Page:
His lifelong quest: To protect wild nature
By Dick Beamish
When Clarence A. Petty died at 104 on November 30, the Adirondack Park lost one of its greatest champions, the woodsman who laid the groundwork for the protection of a million acres of wilderness and 1,200 miles of rivers inside the Blue Line. With his passing, the Park also lost what may be the last living link to an earlier era known mostly through history books and old-time photographs of guides, trappers, lumbermen, and grand lakeside hotels.
Though he was born in 1905, Clarence’s early years more closely resembled a subsistence life of the previous century. His father, Ellsworth, was in fact a nineteenth-century guide, having migrated from Crown Point to Coreys as a young man in the 1880s to help his cousin take care of the city “sports” who came here in search of fish and game.
Ellsworth was born in 1862, early in the Civil War, and he lived to be ninety-four. He died of a heart attack as he was rowing his guideboat home, through stormy waters, from Deer Island in Upper Saranac Lake, where he was still employed as a caretaker, a job he’d begun a half-century earlier. Ellsworth “died with his boots on,” which is the way he would have wanted it, according to his son Clarence. As things turned out, Clarence would live ten years longer than his father had, finishing up at a retirement community in Saranac Lake.
“I lived for a hundred years,” he said not long ago. “After that I only existed.” His famously strong legs had been gradually giving out, as he went from a limp to a cane to a walker. But until that last year, he remained keenly involved in life, talking politics, discussing environmental problems, and typing letters on his ancient Remington to legislators and members of Congress, to the governor and the president, urging them all to preserve wildlife and wild places. He met with visiting college classes, researchers, and assorted admirers. He was honored by environmental organizations both local and national (he belonged to more than sixty of them), and he served as an inspiration and “poster child” for the new Natural History Museum of the Adirondacks (a k a the Wild Center) in Tupper Lake.
He frequently visited his family homestead at Coreys, a twenty-minute drive from Saranac Lake, to refill the bird feeders and scatter food for neighboring turkeys, deer, foxes, and bears. He also enjoyed the company of a fellow resident of his retirement home (a younger woman in her eighties), a relationship that brought unexpected warmth and meaning to his last years.
It’s hard to imagine how different things were in the Adirondacks when Clarence entered the world at the beginning of the twentieth century. In many ways it was a frontier life on the edge of the wilderness.
Clarence lived his first three years in a cabin that his parents, Catherine and Ellsworth, had built on state land at the north end of Indian Carry on Upper Saranac Lake. After being evicted as squatters, the family eventually scraped up several hundred dollars to buy a house and some acreage in nearby Coreys, a settlement of several Adirondack guides and their families at the other end of Indian Carry, on the Stony Creek Ponds.
The road between Tupper Lake and Saranac Lake is now a wide, scenic highway buzzing with traffic during the tourist season. It was then a single dirt track, with one or two horse-drawn vehicles passing during the day. Clarence vividly remembered the first automobile that came through. It got stuck in the mud and had to be pulled out by a neighbor’s horses. “Those damn things will never amount to anything,” the neighbor had sagely observed.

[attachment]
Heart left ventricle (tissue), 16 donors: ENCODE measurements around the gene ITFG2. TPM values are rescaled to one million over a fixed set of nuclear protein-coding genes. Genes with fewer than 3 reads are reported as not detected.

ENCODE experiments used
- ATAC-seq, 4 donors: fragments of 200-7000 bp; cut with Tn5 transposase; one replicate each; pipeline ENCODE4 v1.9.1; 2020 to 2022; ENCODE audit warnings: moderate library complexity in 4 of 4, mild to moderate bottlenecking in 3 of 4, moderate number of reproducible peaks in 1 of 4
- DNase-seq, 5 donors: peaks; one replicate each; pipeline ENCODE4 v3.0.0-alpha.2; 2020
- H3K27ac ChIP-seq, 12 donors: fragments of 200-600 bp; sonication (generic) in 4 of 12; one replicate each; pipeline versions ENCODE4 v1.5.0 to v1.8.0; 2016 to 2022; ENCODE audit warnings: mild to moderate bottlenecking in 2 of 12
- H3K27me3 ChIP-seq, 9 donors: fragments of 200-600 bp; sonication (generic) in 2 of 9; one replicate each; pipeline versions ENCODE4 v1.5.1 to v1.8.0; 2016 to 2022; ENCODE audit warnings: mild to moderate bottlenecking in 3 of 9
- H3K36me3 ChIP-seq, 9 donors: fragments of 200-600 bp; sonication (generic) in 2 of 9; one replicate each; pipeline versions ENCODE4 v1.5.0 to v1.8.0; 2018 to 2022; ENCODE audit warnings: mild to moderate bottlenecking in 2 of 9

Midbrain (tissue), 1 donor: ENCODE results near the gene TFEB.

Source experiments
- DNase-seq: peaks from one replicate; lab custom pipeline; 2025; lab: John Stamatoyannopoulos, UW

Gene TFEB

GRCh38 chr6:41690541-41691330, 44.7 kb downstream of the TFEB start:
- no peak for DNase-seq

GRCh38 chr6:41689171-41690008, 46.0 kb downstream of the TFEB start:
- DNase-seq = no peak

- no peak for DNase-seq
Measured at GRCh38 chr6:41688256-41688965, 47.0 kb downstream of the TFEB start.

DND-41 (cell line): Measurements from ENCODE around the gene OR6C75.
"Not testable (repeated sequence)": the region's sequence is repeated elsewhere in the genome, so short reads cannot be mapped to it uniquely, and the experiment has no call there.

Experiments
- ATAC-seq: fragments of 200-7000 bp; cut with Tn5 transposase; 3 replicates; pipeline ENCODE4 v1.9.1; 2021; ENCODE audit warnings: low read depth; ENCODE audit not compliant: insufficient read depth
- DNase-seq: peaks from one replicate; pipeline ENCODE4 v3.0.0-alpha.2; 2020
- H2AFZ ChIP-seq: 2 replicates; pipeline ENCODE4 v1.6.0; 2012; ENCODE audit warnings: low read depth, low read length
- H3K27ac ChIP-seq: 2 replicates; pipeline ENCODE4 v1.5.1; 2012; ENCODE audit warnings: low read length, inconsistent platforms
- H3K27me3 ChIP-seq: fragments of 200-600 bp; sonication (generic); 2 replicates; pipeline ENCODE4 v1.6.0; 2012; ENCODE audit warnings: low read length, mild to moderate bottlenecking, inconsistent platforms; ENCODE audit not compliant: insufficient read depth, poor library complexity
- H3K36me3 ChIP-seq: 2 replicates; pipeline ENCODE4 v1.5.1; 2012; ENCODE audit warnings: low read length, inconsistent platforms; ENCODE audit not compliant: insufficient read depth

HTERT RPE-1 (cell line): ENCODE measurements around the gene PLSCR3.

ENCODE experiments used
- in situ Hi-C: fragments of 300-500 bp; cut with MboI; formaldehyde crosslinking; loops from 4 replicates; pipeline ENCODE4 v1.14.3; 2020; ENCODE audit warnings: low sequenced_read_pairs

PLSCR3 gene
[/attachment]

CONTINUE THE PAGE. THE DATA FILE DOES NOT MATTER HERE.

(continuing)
The Petty family lived mostly off the land, raising chickens, growing vegetables, hunting deer, snowshoe hare and grouse, and fishing for lake trout and pike. They stocked their icehouse with blocks of ice cut out of the pond. Finally, at the urging of Catherine, Ellsworth and his two older boys, Clarence and Bill (the third son, Archie was much younger) piped running water into the house by digging and blasting a trench six feet deep and seven hundred feet long from a spring on the hillside behind them. The on-and-off project took seven years.
“Father didn’t favor it,” Clarence said. “He thought the water line would be just one more thing to go wrong and need fixing. But mother insisted.”
For income the family depended on Ellsworth’s earnings as a guide and caretaker and the work that Catherine did as the Coreys postmistress. The post office was set up in the front parlor of their house, and the floor still bears the marks of hobnail boots from when the loggers came out of the woods and picked up their mail on the way to Tupper Lake.
Clarence also had vivid memories of his annual visits to the dentist in Saranac Lake, always combined with a shopping trip. The twenty-mile journey began at dawn with a two-mile walk to the north end of Indian Carry, where the family set off in Ellsworth’s guideboat. Father would be at the oars in the bow, the boys on the middle seat, and mother in the stern. From Upper Saranac Lake they rowed to Middle Saranac (with a short connecting carry at Bartlett’s), down the winding Saranac River to Lower Saranac, and on to Ampersand Bay at the far end of the lake. There they’d leave the boat and walk another mile into the village. The trip took four to five hours one way, but Clarence always wished it would take longer, considering the ordeal that awaited him. The dentist used a slow-motion foot-treadle drill to dig out his cavities, and Clarence would wince, almost a hundred years later, at the thought of it.